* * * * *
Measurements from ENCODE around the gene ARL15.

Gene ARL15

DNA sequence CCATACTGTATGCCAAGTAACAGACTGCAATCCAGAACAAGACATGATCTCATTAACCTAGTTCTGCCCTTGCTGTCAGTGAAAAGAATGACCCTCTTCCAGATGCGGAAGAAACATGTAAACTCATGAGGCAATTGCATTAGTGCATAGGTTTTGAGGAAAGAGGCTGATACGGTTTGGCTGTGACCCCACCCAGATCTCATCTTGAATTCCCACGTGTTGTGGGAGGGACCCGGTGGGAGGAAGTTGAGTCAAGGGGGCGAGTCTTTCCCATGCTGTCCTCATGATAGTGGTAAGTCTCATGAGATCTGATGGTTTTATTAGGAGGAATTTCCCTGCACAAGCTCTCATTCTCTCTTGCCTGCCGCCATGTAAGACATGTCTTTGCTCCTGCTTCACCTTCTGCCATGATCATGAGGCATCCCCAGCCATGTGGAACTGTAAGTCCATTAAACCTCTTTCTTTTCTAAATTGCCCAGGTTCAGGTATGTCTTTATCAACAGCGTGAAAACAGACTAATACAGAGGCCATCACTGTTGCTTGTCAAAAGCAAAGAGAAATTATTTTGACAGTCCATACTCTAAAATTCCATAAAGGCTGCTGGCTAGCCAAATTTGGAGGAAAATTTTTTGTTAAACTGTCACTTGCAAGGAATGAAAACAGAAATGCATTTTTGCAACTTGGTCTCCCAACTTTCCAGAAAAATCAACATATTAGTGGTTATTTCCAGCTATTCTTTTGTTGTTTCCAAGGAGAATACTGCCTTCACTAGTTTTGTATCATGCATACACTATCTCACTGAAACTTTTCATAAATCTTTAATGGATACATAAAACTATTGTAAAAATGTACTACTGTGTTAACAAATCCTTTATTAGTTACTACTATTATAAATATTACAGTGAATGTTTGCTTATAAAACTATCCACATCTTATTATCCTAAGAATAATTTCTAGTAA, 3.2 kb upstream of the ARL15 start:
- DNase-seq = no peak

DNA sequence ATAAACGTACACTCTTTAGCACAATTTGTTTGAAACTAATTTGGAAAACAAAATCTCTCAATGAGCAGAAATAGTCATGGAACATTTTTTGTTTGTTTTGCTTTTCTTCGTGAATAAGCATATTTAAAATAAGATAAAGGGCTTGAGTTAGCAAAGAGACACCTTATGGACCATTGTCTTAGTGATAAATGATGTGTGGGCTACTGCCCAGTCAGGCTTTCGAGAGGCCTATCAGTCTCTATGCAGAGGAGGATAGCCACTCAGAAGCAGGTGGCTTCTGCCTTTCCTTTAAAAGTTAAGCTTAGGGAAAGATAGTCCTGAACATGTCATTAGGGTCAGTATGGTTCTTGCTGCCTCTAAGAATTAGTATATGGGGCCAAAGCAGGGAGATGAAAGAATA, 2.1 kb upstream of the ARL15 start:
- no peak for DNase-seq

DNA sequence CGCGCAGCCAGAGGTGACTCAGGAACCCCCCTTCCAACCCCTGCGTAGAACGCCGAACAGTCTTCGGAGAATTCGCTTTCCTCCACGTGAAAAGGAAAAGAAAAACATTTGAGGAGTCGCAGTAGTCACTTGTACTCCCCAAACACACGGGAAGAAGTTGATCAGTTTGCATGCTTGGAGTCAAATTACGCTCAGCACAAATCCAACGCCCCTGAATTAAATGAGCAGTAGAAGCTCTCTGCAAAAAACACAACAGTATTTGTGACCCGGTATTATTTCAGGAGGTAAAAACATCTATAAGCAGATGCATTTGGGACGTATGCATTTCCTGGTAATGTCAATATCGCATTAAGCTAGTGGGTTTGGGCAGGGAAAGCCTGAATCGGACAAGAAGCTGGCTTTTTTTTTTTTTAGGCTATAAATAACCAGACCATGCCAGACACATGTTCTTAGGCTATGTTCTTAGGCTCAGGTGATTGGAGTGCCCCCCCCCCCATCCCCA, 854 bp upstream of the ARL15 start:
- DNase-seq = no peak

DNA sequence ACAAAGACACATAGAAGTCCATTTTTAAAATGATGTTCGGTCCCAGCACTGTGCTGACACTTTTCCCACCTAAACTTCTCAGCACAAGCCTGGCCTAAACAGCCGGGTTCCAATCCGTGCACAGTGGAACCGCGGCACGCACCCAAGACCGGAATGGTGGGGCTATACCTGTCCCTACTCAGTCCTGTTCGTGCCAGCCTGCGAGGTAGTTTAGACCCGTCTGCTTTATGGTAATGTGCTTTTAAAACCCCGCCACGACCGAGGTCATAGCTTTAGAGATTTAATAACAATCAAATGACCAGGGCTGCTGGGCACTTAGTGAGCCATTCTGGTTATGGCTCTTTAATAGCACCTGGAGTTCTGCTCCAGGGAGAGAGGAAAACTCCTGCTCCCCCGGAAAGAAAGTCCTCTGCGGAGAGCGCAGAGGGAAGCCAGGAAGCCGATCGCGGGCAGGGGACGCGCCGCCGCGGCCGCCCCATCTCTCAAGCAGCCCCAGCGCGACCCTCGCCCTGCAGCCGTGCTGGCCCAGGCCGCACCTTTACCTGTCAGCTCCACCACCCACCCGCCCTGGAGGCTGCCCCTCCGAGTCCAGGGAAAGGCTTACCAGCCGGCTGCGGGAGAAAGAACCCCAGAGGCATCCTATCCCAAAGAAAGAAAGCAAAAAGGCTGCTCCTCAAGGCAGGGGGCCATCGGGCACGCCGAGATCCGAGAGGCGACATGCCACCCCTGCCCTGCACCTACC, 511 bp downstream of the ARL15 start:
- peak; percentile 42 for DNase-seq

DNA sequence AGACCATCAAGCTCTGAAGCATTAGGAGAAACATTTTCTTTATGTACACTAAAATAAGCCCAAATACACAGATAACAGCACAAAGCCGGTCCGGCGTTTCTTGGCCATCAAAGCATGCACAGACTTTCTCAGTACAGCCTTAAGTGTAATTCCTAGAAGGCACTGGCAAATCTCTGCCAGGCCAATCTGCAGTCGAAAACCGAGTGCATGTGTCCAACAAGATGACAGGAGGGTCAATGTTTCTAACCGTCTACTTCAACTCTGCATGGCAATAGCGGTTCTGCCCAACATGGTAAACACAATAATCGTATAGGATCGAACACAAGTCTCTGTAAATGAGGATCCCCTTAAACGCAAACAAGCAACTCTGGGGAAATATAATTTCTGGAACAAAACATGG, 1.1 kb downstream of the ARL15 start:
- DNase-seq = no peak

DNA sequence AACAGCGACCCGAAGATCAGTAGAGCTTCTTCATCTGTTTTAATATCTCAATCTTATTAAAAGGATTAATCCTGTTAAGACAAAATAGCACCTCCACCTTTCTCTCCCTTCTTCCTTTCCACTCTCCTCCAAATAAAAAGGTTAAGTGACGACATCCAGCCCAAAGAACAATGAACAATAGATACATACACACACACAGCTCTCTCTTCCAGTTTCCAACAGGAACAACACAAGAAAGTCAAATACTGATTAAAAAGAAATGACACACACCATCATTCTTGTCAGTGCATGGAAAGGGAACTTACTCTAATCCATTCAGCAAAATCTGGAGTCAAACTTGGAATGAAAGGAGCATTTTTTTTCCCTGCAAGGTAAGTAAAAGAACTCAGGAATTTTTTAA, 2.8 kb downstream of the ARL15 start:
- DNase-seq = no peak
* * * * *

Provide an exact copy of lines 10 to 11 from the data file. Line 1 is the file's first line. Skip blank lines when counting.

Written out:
- peak; percentile 42 for DNase-seq

DNA sequence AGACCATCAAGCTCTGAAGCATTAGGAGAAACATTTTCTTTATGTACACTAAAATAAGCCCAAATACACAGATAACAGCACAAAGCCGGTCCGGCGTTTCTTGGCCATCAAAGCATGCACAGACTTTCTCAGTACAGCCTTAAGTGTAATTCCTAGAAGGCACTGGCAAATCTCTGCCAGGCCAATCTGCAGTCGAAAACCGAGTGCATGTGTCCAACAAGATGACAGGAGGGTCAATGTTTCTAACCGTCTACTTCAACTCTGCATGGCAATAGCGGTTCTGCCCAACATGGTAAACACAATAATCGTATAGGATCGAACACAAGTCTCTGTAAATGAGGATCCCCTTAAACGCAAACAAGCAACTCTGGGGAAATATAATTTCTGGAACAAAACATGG, 1.1 kb downstream of the ARL15 start: